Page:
people reside in Makoko, in a stilt settlement south of Lagos, built over
water, served by only one English-speaking primary school on reclaimed land
susceptible to flooding. The Floating School is a prototype structure whose
main aim is to generate an alternative building system and urban culture for
the populations of Africa’s coastal regions. The triangular A-frame or pyramid
(10m high with a 10m x 10m base), built from locally sourced wood and bamboo
and buoyed by recycled plastic barrels, is an ideal shape for tall floating
objects on water. The structure has three levels: an open play area and
community space; an enclosed space for two classrooms for 60 pupils, connected
by stairs to the play area; and a semi-enclosed workshop space on a third
level. It is scalable and adaptable for other uses, such as housing, health clinic,
market, an entertainment centre or an infrastructure hub. The prototype’s
versatile structure is a safe and economical floating triangular frame that
allows flexibility for customisation and completion based on specific needs and
Source: Aga Khan Trust for Culture
Note: (3/29/2020) NLÉ received the Silver Lion at the 2016 Biennale di Venezia for an improved prototype of the structure. The citation commended the project as "a powerful demonstration, be it
in Lagos or in Venice, that architecture, at once iconic and pragmatic, can amplify the importance of education."1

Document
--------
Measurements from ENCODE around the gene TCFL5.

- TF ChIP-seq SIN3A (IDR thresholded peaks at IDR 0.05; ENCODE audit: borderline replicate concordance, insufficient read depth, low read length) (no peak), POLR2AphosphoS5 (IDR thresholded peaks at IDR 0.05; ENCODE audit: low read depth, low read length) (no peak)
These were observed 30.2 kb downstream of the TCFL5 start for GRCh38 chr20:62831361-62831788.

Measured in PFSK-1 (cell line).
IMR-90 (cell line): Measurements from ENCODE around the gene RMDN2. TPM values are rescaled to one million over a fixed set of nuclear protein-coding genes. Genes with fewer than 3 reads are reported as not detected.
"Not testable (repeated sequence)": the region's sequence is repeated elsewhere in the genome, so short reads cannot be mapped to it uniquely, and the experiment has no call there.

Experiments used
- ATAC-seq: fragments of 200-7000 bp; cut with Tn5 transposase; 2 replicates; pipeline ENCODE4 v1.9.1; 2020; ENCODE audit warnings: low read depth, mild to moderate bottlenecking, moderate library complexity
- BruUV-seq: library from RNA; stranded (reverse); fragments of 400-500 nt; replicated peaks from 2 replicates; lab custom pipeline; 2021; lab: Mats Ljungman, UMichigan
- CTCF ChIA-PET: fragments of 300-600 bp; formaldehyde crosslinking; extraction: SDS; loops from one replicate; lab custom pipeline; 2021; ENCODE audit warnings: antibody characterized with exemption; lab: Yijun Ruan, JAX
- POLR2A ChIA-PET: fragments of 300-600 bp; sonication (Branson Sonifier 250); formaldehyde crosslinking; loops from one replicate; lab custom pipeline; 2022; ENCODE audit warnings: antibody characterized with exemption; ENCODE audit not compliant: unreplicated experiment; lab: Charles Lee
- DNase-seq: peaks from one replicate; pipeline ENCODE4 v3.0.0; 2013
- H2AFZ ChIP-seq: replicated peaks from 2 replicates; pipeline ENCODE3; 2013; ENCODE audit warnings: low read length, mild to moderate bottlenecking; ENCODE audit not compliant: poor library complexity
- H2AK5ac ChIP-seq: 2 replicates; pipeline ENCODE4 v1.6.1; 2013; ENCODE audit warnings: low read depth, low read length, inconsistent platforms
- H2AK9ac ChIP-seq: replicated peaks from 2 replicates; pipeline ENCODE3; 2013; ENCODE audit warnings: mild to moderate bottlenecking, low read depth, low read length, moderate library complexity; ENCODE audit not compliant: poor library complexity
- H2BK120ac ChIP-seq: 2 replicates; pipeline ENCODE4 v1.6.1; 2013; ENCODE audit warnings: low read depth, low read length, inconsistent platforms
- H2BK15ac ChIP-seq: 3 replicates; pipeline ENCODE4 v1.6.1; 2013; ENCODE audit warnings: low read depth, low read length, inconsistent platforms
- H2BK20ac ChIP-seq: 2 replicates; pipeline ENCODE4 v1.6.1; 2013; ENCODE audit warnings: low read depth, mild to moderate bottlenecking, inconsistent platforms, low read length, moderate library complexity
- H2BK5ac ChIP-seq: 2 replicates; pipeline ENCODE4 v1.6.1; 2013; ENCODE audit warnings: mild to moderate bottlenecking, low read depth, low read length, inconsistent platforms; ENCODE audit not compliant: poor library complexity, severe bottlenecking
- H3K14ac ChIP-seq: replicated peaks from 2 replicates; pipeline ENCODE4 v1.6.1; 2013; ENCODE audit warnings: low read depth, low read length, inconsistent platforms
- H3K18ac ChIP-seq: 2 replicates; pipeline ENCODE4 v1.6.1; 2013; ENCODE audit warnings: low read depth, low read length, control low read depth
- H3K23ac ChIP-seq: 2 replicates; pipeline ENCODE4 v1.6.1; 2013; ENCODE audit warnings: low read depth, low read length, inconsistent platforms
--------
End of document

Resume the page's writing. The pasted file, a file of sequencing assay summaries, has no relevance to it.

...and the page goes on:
Shortly after, the original structure collapsed in heavy rains.2
Architettura 2016 2016 | Awards Of The Biennale Architettura 2016.” La
Biennale Di Venezia. Accessed March 29, 2020a.
Archived at https://perma.cc/DVC9-QEWB
Andrew. 2016. “Does Makoko Floating School‘s Collapse Threaten The
Whole Slum’s Future?” The Guardian. June 10, 2016.
Archived at https://perma.cc/JL8R-GZKD.
Makoko Floating School On-site Review Report, edited by Aga Khan Award for Architecture, 2016.
The On-site Review Report, formerly called the Technical Review, is a document prepared for the Aga Khan Award for Architecture by commissioned independent reviewers who report to the Master Jury about a specific shortlisted project. The reviewers are architectural professionals specialised in various disciplines, including housing, urban planning, landscape design, and restoration. Their task is to examine, on-site, the shortlisted projects to verify project data seek. The reviewers must consider a detailed set of criteria in their written reports, and must also respond to the specific concerns and questions prepared by the Master Jury for each project. This process is intensive and exhaustive making the Aga Khan Award process entirely unique.